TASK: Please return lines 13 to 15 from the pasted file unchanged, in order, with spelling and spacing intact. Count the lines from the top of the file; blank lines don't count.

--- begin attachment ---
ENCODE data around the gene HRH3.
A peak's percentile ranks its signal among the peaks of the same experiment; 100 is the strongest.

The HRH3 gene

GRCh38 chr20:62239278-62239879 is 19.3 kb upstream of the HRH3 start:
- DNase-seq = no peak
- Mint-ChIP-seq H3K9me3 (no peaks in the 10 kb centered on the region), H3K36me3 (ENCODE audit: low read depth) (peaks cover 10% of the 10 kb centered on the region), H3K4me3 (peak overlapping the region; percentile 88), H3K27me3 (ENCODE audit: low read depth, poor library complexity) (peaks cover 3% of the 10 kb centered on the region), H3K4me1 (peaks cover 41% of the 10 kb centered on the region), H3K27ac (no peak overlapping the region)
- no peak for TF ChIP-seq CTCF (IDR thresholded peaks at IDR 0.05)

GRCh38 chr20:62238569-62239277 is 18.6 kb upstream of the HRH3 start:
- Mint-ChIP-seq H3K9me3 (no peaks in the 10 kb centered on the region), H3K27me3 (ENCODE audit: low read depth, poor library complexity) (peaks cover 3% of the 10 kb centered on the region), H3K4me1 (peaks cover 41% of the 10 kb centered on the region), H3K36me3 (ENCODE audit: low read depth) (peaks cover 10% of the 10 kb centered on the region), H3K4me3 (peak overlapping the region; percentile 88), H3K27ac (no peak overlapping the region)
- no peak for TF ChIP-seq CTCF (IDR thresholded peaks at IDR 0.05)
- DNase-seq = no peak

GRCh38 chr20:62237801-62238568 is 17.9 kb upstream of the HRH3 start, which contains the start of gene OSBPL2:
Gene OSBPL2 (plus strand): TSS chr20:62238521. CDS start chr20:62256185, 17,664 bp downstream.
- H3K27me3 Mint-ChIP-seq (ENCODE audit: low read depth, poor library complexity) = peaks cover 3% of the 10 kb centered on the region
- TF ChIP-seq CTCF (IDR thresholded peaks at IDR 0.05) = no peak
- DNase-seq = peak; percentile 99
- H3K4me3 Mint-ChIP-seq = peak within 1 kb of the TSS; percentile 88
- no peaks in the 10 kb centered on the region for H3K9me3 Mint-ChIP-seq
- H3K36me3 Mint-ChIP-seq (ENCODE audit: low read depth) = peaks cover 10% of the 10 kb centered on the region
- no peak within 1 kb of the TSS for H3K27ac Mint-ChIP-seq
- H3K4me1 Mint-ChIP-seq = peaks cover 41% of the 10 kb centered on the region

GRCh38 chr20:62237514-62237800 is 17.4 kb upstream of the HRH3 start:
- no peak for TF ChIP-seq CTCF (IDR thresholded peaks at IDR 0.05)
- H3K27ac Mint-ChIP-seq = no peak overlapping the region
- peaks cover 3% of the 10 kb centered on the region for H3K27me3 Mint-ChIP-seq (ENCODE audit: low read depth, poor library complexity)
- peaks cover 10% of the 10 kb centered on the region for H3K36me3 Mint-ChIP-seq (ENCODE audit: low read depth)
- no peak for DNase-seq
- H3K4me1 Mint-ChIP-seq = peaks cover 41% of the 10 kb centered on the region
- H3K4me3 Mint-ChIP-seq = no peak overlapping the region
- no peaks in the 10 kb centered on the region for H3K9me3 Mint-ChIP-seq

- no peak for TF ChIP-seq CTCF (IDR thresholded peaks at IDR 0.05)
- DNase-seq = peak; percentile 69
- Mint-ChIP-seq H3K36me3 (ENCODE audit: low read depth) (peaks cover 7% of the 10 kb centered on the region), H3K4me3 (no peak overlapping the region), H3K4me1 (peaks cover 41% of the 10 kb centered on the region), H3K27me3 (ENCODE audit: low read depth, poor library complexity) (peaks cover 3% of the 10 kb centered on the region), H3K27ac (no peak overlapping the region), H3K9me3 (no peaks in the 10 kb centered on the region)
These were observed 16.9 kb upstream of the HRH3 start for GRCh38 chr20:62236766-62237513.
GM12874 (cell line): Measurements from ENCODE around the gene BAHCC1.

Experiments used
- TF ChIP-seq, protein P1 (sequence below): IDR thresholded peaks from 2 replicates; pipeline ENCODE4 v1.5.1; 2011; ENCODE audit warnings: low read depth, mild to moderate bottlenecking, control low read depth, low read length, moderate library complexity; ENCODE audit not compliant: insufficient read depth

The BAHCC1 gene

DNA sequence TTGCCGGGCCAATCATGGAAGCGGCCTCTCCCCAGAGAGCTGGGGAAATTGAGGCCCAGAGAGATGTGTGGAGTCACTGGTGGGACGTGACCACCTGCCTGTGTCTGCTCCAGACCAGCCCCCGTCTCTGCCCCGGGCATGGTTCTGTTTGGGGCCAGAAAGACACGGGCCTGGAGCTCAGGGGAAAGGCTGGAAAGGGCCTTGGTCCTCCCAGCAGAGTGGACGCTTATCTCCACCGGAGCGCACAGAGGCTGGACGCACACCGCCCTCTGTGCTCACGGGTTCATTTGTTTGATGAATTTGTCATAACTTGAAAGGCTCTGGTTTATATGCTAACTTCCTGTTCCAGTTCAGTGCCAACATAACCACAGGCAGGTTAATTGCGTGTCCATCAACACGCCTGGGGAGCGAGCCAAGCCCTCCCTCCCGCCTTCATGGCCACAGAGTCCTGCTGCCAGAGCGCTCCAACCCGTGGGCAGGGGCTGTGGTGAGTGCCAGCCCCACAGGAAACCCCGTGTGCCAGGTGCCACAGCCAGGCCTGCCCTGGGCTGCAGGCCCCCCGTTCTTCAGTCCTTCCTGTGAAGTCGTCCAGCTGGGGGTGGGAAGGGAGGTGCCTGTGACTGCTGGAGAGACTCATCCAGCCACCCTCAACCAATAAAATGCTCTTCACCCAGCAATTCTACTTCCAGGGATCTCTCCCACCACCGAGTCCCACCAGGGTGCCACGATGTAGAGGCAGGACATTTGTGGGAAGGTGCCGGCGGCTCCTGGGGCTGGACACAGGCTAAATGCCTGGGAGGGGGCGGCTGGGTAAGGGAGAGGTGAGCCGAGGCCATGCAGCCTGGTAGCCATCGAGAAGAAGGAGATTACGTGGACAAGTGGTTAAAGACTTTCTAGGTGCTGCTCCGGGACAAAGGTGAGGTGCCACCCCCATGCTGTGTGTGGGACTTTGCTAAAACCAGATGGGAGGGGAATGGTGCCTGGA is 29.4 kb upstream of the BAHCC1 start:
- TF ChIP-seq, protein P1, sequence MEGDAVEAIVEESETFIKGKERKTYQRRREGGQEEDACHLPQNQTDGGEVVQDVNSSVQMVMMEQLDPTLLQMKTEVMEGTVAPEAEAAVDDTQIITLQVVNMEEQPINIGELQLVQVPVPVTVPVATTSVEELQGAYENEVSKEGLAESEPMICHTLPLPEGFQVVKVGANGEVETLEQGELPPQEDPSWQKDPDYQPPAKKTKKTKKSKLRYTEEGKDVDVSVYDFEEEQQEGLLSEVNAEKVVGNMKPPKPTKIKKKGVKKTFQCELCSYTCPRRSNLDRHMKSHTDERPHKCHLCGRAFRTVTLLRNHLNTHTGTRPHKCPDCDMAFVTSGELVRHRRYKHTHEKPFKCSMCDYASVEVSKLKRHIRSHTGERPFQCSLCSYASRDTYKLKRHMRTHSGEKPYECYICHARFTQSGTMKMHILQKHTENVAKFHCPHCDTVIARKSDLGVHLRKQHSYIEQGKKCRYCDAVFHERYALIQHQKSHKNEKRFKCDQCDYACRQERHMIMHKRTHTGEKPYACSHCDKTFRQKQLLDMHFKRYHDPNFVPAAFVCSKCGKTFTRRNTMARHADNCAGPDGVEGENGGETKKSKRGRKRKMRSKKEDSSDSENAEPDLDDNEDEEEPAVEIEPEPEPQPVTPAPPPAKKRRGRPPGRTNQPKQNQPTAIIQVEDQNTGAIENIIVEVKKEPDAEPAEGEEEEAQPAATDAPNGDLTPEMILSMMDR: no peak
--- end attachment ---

Gene OSBPL2 (plus strand): TSS chr20:62238521. CDS start chr20:62256185, 17,664 bp downstream.
- H3K27me3 Mint-ChIP-seq (ENCODE audit: low read depth, poor library complexity) = peaks cover 3% of the 10 kb centered on the region
- TF ChIP-seq CTCF (IDR thresholded peaks at IDR 0.05) = no peak